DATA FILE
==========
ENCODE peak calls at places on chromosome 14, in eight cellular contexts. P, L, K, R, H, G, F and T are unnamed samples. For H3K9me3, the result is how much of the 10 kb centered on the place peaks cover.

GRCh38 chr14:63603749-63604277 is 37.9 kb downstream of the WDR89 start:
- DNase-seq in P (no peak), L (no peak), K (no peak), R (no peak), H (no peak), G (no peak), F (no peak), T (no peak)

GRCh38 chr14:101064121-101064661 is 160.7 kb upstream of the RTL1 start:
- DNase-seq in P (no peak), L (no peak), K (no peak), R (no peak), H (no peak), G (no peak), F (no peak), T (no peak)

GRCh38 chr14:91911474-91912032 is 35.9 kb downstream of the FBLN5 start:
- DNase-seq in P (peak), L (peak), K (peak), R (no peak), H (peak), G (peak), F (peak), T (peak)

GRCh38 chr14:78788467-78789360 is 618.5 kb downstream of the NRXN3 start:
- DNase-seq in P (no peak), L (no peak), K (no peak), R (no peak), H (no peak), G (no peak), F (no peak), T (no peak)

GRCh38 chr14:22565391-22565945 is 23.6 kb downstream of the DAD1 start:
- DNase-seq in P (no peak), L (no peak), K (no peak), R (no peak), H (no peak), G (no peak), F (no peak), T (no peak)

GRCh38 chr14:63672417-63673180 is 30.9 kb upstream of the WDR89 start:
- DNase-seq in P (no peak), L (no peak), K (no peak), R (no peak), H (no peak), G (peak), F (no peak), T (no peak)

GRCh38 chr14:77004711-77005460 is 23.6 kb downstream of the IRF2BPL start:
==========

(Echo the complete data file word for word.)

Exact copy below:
ENCODE peak calls at places on chromosome 14, in eight cellular contexts. P, L, K, R, H, G, F and T are unnamed samples. For H3K9me3, the result is how much of the 10 kb centered on the place peaks cover.

GRCh38 chr14:63603749-63604277 is 37.9 kb downstream of the WDR89 start:
- DNase-seq in P (no peak), L (no peak), K (no peak), R (no peak), H (no peak), G (no peak), F (no peak), T (no peak)

GRCh38 chr14:101064121-101064661 is 160.7 kb upstream of the RTL1 start:
- DNase-seq in P (no peak), L (no peak), K (no peak), R (no peak), H (no peak), G (no peak), F (no peak), T (no peak)

GRCh38 chr14:91911474-91912032 is 35.9 kb downstream of the FBLN5 start:
- DNase-seq in P (peak), L (peak), K (peak), R (no peak), H (peak), G (peak), F (peak), T (peak)

GRCh38 chr14:78788467-78789360 is 618.5 kb downstream of the NRXN3 start:
- DNase-seq in P (no peak), L (no peak), K (no peak), R (no peak), H (no peak), G (no peak), F (no peak), T (no peak)

GRCh38 chr14:22565391-22565945 is 23.6 kb downstream of the DAD1 start:
- DNase-seq in P (no peak), L (no peak), K (no peak), R (no peak), H (no peak), G (no peak), F (no peak), T (no peak)

GRCh38 chr14:63672417-63673180 is 30.9 kb upstream of the WDR89 start:
- DNase-seq in P (no peak), L (no peak), K (no peak), R (no peak), H (no peak), G (peak), F (no peak), T (no peak)

GRCh38 chr14:77004711-77005460 is 23.6 kb downstream of the IRF2BPL start: